If you would like your birth experience to go as smoothly as possible, having a natural birth plan template before your due date is the most beneficial step.
Having to give birth is hard enough.
So don’t worry about the options you’ll have to weigh on the spot. This birth plan template should guide you in making informed choices for your baby’s care and safety.
We’ve created a comprehensive natural birth plan template to guide you in constructing your personalized natural birth plan to give to your doctor, birthing center, or healthcare provider.
What to Include in a Natural Birth Plan
A birth plan is the blueprint of your birth preferences for before, during, and after labor and post delivery of your precious one, to help your birth team support your birthing process in the best possible way.
Your natural birth plan contains all your wishes pertaining to your birth, emphasizing that you would like it to be as natural as possible.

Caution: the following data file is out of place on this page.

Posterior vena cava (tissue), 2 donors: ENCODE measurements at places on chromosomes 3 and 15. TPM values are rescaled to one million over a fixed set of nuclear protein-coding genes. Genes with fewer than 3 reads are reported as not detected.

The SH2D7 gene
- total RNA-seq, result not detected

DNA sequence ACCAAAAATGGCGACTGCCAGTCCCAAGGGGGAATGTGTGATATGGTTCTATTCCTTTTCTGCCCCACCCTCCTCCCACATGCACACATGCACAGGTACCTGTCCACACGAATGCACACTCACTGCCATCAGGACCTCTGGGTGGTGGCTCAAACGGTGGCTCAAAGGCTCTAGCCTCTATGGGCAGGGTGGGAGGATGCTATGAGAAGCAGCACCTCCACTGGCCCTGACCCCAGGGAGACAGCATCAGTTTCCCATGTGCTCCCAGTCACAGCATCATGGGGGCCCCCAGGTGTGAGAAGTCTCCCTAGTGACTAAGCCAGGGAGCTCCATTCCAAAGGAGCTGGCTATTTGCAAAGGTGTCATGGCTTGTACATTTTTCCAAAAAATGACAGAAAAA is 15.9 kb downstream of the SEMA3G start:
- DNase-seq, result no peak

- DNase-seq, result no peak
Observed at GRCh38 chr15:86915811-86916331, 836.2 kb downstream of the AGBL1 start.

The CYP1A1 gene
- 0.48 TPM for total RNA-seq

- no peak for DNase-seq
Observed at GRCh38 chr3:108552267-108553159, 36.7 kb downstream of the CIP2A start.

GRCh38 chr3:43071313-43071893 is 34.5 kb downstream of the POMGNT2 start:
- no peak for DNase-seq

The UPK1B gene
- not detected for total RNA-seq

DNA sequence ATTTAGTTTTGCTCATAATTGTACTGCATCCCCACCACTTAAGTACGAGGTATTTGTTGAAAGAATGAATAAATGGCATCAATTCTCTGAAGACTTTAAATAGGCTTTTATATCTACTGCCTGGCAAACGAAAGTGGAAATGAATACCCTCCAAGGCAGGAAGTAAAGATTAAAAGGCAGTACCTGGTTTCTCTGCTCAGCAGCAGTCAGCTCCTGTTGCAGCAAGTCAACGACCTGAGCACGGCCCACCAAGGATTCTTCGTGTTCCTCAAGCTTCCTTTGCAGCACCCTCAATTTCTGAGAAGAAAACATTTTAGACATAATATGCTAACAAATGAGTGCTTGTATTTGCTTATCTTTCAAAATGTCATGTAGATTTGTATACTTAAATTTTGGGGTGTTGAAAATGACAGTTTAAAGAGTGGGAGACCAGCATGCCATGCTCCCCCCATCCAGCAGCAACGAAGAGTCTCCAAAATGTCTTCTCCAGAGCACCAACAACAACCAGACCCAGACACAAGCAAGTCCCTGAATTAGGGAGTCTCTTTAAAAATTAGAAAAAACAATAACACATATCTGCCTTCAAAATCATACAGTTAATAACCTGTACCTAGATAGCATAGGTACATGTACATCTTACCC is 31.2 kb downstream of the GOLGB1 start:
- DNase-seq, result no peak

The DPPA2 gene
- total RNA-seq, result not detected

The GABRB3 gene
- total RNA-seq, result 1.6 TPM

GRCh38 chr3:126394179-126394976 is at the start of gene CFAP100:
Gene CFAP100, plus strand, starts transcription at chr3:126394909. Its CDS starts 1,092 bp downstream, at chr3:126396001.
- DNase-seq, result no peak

Besides listing birth preferences, a typical birth plan should also factor in what’s practical and feasible, as well as what the hospital or birthing center has available or will accommodate.
Having said all that, here are a few key reminders that may be helpful in constructing your natural birth plan (the last 2 may be the most important if you plan on having a natural birth):
1. Remember to keep your birth plan straightforward.
If your birth plan is straight to-the-point, or even one page long, a health care provider is more likely to understand your birth plans so that they can follow through.
Win-win because this mutual agreement on a plan helps you feel more comfortable in their hands.